A day to stretch your legs, especially if you intend to crest the famous Dune 45. Sossusvlei, surrounded by some of the highest dunes in the world, is arguably Namibia’s most iconic attraction. Keen photographers may prefer to stay at Sesriem Rest Camp inside the park. This will allow you more time in the early morning and late afternoon to take photographs of the dunes before and after the park gates open and close. The best time of day to visit is early morning when the rust-red colour of the sand is brightest.
Also read: Four scenic detours to Sossusvlei
Day 8: Fish River Canyon
Today is a long drive so best to get a very early start. En route to the Fish River Canyon, it’s well worth detouring via Duwisib Castle. Jaw-dropping, medieval-looking, the stone fortress was built by a German baron for his bride in 1909. Then it’s onwards to the largest canyon in Africa, the best viewpoint of the mighty chasm being in the north at Hobas. First, make a pit stop at the Canyon Roadhouse to view the collection of vintage vehicles and grab a bite to eat. From Hobas, it’s 40km to the hot springs of Ai-Ais. The last 10km of the C10 access road is badly corrugated with sharp bends further slowing you down.
Day 9: Ai-Ais
The resort is the perfect place for R&R on your final day before heading home. There’s a large campsite, as well as standard and luxury chalets. The spa complex features indoor and open-air pools. The thermal baths have long been a very popular holiday destination. There are plenty of walks, the birding is good and photographers will delight in the rock formations.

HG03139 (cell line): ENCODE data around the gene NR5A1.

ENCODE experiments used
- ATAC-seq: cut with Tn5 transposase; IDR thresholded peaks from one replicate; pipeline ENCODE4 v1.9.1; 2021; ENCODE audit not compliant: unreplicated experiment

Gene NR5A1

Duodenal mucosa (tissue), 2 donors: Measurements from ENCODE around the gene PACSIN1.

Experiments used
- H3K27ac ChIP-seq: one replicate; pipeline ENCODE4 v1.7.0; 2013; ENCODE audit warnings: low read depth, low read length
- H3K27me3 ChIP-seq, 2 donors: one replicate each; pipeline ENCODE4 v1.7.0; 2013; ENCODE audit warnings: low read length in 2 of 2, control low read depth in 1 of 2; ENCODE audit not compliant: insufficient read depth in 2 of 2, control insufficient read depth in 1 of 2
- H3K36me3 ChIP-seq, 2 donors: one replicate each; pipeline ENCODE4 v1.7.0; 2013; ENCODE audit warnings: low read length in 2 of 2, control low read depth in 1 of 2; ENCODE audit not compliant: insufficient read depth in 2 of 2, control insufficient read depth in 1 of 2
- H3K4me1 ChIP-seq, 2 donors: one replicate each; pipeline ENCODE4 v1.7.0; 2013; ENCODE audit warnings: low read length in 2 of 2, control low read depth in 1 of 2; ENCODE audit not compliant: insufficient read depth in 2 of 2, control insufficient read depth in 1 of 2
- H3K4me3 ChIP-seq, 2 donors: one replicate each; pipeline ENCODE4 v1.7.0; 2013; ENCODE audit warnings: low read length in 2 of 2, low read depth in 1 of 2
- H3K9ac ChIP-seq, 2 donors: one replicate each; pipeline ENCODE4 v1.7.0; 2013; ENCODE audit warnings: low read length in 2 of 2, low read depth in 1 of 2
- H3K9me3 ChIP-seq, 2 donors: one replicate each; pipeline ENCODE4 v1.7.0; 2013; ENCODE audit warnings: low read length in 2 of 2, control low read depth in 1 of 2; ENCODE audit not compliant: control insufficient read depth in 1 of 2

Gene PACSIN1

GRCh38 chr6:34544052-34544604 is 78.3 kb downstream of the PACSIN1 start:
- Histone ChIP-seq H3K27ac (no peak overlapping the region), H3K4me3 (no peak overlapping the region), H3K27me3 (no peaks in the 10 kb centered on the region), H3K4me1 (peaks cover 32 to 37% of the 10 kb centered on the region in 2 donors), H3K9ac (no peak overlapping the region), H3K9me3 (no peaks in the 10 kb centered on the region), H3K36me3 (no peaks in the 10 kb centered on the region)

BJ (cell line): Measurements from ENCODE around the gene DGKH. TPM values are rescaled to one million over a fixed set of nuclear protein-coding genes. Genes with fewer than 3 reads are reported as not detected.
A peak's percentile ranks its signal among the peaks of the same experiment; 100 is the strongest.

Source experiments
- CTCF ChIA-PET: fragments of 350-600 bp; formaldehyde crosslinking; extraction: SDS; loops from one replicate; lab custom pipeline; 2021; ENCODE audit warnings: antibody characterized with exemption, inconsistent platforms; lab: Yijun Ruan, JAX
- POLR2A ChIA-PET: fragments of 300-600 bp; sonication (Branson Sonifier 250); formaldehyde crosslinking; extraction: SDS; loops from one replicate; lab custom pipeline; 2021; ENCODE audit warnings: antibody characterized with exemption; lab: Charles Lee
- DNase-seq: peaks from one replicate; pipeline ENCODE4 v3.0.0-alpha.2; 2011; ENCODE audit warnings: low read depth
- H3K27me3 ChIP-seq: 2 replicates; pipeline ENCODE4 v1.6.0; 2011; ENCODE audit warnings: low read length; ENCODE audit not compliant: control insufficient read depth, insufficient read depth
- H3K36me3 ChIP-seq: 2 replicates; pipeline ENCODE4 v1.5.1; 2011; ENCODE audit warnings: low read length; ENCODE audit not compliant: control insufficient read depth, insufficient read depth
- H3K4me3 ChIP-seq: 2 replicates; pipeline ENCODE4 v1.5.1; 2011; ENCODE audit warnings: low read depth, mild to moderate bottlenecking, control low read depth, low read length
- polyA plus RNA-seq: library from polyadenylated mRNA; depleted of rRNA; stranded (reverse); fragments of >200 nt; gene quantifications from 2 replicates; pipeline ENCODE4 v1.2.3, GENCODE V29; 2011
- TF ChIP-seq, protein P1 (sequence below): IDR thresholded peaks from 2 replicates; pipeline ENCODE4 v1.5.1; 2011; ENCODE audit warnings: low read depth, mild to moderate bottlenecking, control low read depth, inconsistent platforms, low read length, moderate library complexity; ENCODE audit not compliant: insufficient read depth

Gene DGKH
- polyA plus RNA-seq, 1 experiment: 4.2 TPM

Day 10: Springbok and home
Your vehicle will be covered in dust and you’ll probably be shaking sand from your shoes for days, but your heart will be full of the unforgettable landscapes.
|Day 1||Springbok||Sendelingsdrif, SOUTH AFRICA||250km|
|Day 2||Sendelingsdrif||Richtersveld, De Hoop, SOUTH AFRICA||100km|
|Day 3||Richtersveld||Richtersveld, Kokerboomkloof, SOUTH AFRICA||100km|
|Day 4||Richtersveld||Lüderitz, Kolmanskop, NAMIBIA||320km|
|Day 5||Luderitz||Lüderitz, Bogenfels (guided tour), NAMIBIA||260km|
|Day 6||Luderitz||Sesriem via Aus, feral horses, NAMIBIA||465km|
|Day 7||Sesriem||Sesriem, Sossusvlei, NAMIBIA||150km|
|Day 8||Sesriem||Ai-Ais via Duwisib Castle/Hobas/Fish River Canyon, NAMIBIA||650km|
|Day 9||Ai-Ais||Ai-Ais hot springs, NAMIBIA||0km|
|Day 10||Ai-Ais||Springbok, SOUTH AFRICA||240km|
Have you driven all or some of these Southern Desert tracks? Let us know what was the highlight for you in the comments below.